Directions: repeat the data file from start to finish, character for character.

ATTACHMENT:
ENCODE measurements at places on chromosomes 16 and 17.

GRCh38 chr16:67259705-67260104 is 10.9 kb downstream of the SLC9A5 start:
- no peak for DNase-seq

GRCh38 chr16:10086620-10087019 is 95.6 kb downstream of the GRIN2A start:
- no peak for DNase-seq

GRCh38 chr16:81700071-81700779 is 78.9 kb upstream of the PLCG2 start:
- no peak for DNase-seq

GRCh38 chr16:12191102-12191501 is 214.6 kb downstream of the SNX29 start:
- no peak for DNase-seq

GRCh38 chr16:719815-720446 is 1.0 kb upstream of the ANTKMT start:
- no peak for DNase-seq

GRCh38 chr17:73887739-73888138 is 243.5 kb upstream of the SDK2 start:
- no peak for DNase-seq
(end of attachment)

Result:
ENCODE measurements at places on chromosomes 16 and 17.

GRCh38 chr16:67259705-67260104 is 10.9 kb downstream of the SLC9A5 start:
- no peak for DNase-seq

GRCh38 chr16:10086620-10087019 is 95.6 kb downstream of the GRIN2A start:
- no peak for DNase-seq

GRCh38 chr16:81700071-81700779 is 78.9 kb upstream of the PLCG2 start:
- no peak for DNase-seq

GRCh38 chr16:12191102-12191501 is 214.6 kb downstream of the SNX29 start:
- no peak for DNase-seq

GRCh38 chr16:719815-720446 is 1.0 kb upstream of the ANTKMT start:
- no peak for DNase-seq

GRCh38 chr17:73887739-73888138 is 243.5 kb upstream of the SDK2 start:
- no peak for DNase-seq